Two-factor Authentication (2FA) is one of the latest and most secure Internet user credential security systems, widely used by industry-wide names from PlayStation to Facebook and past Google. However, a new report can put this protection to the test.
According to the Gizmochina website, a Chinese hacker group known as APT20 has been able to hack into systems protected by the 2FA verification method and, even worse, has been able to replicate this hack into similar systems practiced by other companies.
Two-factor authentication basically creates another layer of security between user and access to their platform of choice, and even unknowingly many people already use it: think about the last time you tried to log in to your account on Google, and you were asked, in addition to your username and password, to send a text message code to your mobile phone. This is a format possible by 2FA. Other platforms have a random code generator, which changes systematically after a certain period of time, such as Microsoft and Facebook, in addition to the aforementioned Google.
Technically, the group drew on a modified key from RSA SecurID security software, a protocol employed in the founding of the 2FA method, to circumvent the checks that attribute that user actually matches the person trying to log in to a platform. The key in question was an original token, modified by the group, and proved capable of misleading several platforms where, in practical terms, they made the system understand that the key they used was valid.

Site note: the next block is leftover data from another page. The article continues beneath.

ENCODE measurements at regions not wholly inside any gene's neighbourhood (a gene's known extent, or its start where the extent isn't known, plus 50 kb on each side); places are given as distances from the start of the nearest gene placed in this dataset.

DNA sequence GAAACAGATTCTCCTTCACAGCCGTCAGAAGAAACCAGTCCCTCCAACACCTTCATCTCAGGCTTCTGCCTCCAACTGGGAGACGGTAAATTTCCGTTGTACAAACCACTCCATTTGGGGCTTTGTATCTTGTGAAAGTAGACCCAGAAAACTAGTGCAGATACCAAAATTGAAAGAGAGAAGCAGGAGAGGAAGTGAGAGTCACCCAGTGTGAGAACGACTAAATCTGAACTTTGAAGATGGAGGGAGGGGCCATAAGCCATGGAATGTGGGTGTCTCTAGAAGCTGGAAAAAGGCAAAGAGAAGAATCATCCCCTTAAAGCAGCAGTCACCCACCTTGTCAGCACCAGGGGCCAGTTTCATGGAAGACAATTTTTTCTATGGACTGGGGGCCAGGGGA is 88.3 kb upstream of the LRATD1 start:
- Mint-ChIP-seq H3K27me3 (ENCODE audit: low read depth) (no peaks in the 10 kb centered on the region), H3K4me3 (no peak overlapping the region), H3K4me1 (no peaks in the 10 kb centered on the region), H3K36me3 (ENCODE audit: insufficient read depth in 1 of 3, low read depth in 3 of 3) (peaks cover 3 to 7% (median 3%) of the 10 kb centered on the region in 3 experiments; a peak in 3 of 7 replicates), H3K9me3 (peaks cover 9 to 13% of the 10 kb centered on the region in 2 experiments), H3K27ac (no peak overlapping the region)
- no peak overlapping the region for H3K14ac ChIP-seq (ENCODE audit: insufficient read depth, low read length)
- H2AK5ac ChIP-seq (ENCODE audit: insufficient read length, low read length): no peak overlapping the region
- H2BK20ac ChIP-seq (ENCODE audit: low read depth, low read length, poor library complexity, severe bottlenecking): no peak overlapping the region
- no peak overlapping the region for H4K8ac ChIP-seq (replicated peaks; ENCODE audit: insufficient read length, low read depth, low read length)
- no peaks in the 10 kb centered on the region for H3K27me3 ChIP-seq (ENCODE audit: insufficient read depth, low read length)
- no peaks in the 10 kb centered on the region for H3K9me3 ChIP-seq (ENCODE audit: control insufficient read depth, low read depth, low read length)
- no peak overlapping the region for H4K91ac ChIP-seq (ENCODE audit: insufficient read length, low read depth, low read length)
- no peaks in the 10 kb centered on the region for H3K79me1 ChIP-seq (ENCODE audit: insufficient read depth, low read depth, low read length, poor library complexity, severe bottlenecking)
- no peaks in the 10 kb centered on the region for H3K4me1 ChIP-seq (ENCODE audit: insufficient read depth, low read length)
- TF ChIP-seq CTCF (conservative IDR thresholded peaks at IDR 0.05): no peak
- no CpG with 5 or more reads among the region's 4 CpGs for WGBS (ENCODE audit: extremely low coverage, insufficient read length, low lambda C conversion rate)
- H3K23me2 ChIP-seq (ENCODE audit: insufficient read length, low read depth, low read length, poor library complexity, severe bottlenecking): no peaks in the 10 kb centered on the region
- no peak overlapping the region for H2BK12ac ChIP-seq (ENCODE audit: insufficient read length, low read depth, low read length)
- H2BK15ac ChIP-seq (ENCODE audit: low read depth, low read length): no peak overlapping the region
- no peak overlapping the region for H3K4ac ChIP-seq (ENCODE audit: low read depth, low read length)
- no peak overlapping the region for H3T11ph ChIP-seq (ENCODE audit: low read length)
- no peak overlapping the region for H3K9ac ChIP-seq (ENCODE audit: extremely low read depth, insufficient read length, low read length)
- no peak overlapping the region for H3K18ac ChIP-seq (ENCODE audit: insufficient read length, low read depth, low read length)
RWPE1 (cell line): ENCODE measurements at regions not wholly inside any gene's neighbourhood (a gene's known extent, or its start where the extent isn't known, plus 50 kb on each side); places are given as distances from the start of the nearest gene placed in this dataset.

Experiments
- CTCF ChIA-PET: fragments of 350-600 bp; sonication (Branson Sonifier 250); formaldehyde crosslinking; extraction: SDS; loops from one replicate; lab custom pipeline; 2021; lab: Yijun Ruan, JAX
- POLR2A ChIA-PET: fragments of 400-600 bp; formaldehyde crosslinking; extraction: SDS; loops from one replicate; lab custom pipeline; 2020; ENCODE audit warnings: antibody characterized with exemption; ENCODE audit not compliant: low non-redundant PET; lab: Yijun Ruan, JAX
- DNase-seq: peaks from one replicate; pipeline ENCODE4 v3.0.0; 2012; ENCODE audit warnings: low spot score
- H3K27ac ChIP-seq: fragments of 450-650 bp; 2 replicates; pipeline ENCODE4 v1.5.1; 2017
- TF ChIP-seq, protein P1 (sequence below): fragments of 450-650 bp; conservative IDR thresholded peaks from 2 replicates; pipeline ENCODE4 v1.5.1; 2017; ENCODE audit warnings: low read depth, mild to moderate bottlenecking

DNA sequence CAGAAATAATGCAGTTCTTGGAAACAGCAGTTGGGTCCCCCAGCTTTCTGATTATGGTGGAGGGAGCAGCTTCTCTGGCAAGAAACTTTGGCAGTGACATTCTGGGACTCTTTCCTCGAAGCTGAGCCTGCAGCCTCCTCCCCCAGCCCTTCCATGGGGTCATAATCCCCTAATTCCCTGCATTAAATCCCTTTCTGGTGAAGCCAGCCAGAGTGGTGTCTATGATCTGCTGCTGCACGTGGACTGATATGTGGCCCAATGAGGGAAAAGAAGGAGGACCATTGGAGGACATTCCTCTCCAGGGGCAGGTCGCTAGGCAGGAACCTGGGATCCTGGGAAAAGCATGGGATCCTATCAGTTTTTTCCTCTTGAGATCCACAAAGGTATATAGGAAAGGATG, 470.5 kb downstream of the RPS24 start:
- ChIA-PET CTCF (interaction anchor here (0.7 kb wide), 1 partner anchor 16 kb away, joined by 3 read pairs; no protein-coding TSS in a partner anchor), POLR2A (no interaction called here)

So far, there is no workaround or prevention method for this exploit, which effectively makes the 2FA method vulnerable to attack. The concern of the Chinese citizens is the most evident, since already indications that the group APT20 has links with the government of the country.
Which platforms have not been disclosed, but the group seems to be focusing on virtual private network companies (VPNs), which commonly rely on two-factor authentication to allow their users to log in – especially foreign users who want to circumvent the internet restrictions imposed by China’s national security policy.